Date of Award

12-16-2019

Degree Type

Dissertation

Degree Name

Doctor of Philosophy (PhD)

Department

Mathematics and Statistics

First Advisor

Gengsheng Qin

Second Advisor

Yi Jiang

Third Advisor

Jing Zhang

Fourth Advisor

Ruiyan Luo

Abstract

Recent studies show that appropriate statistical analysis of cost data may lead to more cost-effective medical treatments, resulting in substantial cost savings. Even though the mean value is publicly accepted as a summary of medical costs, however, due to heavy censoring and heavy skewness, mean will be affected much by missing or extremely large values. Therefore, quantiles of medical costs like the median cost are more reasonable summaries of the cost data. In the first part of this dissertation, we first propose to use empirical likelihood (EL) methods based on influence function and jackknife techniques to construct confidence regions for regression parameters in median cost regression models with censored data. We further propose EL-based confidence intervals for the median cost with given covariates. Compared with existing normal approximation-based confidence intervals, our proposed intervals have better coverage accuracy.

In the real world, there is a large proportion of patients having zero costs. In the second part, we propose to use fiducial quantity and EL-based inference for the mean of zero-inflated censored medical costs applying the method of variance estimates recovery (MOVER). We also provide EL-based confidence intervals for the upper quantile censored medical costs with many zero observations. Simulation studies are conducted to compare the performance between proposed EL-based methods and the existing normal approximation-based methods in terms of coverage probability. The novel EL-based methods are observed to have better finite sample performances than existing methods, especially when the censoring proportion is high.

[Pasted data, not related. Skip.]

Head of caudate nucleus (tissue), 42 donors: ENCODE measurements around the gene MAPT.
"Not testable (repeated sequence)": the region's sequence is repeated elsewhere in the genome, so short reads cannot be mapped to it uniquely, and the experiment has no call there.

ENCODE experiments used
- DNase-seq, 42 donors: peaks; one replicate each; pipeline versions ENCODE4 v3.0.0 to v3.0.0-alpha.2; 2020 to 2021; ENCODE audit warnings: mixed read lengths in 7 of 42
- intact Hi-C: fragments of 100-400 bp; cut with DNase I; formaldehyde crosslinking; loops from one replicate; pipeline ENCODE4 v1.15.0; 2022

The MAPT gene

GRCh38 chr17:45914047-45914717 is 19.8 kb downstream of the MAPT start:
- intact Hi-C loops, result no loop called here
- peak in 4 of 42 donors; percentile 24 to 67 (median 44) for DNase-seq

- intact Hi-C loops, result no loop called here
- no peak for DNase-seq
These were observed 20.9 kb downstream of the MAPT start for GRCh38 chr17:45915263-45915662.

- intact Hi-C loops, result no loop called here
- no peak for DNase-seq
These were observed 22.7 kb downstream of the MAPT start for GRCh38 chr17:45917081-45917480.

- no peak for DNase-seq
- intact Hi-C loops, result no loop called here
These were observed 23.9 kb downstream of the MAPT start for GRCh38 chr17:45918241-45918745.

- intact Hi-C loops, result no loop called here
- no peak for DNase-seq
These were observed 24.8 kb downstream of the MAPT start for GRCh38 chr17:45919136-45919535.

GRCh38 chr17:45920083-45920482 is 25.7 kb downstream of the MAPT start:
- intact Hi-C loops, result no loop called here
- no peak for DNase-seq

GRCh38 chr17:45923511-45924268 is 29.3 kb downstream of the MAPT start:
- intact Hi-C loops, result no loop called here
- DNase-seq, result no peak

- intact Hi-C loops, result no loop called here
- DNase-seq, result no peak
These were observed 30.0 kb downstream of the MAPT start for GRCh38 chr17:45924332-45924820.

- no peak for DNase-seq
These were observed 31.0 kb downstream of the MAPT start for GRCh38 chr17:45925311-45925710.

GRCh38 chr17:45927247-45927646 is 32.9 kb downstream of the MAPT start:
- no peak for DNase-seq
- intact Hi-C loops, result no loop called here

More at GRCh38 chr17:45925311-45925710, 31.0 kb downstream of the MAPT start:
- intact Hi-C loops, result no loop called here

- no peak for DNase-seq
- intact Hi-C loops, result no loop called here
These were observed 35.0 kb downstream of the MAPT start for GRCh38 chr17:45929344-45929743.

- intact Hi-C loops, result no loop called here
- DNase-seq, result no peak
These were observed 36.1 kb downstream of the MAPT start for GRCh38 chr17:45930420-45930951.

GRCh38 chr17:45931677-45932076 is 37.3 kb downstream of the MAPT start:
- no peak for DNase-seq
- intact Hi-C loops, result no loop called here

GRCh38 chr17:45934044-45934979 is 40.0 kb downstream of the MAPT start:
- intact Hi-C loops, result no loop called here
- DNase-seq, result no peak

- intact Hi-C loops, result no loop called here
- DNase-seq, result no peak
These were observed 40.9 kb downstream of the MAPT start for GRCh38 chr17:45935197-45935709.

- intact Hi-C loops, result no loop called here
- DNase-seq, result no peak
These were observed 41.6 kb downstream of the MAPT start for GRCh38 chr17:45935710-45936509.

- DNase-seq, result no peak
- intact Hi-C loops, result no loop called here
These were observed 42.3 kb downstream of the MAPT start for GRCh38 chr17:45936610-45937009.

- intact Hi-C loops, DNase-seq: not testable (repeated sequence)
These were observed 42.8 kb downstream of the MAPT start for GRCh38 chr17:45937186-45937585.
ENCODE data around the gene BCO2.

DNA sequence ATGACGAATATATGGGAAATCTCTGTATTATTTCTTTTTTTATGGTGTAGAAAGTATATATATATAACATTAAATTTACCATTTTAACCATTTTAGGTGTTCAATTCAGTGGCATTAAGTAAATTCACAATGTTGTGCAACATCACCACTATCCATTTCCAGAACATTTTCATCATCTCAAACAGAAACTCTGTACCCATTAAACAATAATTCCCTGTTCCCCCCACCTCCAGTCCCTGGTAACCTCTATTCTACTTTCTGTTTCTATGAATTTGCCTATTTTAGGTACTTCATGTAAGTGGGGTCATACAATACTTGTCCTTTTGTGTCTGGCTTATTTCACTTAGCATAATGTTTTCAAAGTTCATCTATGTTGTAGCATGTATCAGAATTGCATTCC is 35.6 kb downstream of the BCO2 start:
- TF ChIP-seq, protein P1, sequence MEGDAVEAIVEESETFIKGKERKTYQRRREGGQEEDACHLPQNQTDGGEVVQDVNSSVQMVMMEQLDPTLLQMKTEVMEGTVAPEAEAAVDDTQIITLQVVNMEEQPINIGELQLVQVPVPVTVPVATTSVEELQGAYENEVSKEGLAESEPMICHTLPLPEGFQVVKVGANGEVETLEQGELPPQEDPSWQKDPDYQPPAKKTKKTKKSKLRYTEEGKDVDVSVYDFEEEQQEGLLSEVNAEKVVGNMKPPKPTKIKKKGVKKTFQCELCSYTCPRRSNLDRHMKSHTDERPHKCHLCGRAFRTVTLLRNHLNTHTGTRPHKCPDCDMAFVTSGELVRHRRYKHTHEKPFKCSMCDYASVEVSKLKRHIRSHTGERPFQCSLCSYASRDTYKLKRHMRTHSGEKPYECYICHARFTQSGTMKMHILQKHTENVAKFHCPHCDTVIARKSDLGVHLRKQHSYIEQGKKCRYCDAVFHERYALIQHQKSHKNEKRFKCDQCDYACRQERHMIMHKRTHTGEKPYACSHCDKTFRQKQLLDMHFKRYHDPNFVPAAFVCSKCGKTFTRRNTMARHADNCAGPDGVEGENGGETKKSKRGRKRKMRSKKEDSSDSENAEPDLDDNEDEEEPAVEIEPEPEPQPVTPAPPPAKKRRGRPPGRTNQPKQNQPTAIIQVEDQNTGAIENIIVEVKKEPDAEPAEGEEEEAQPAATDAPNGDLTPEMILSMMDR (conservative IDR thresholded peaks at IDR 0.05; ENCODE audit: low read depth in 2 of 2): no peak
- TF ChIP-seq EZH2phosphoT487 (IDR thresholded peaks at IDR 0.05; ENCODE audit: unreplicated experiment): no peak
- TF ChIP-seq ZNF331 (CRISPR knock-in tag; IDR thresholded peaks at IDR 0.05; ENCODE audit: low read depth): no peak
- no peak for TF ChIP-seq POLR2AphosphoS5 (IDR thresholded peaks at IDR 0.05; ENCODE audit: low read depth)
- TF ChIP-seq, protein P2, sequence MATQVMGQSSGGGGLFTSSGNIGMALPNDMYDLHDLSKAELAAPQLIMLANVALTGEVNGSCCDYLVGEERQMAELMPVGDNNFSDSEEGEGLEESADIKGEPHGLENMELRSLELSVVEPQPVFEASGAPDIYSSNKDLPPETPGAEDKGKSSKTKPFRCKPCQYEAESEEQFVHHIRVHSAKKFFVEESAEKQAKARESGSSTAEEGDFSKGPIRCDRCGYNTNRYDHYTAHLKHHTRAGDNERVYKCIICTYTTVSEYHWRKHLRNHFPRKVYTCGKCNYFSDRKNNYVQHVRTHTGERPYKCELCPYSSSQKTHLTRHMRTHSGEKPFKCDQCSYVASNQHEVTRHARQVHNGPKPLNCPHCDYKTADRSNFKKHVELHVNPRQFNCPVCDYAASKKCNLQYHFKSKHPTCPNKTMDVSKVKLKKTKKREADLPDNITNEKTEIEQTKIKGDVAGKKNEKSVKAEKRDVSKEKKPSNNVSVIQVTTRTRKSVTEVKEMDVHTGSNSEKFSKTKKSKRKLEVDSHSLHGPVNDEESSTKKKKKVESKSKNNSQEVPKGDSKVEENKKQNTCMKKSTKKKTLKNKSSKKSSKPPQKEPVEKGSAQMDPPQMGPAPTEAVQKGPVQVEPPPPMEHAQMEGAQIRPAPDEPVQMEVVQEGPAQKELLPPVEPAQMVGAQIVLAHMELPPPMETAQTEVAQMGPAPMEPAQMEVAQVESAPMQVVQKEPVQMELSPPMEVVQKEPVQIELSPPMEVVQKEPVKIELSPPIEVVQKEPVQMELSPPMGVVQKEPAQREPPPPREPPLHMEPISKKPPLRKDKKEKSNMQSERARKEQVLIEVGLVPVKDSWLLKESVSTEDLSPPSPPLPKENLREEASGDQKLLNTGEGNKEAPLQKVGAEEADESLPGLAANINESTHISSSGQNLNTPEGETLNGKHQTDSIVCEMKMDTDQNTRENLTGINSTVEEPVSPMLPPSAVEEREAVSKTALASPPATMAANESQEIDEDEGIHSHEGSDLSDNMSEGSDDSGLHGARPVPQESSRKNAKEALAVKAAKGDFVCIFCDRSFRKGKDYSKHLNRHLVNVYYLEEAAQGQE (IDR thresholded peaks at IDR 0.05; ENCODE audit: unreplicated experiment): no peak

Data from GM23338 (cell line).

In the third part of this dissertation, we focus on evaluating breast cancer recurrence risk. For early-stage cancer tumor recurrence study, existing methods do not have an overall powerful survival prediction ability. Preliminary studies show that centrosome amplification has a strong latent correlation with tumor progression. As a result, we propose to construct a novel quantitative centrosome amplification score to stratify patients' cancer recurrence risk. We prove that patients with higher centrosome amplification score will have a significantly higher probability to experience cancer recurrence given all demographic conditions, which could provide a potent reference for the future developing trend of early-stage breast cancer.

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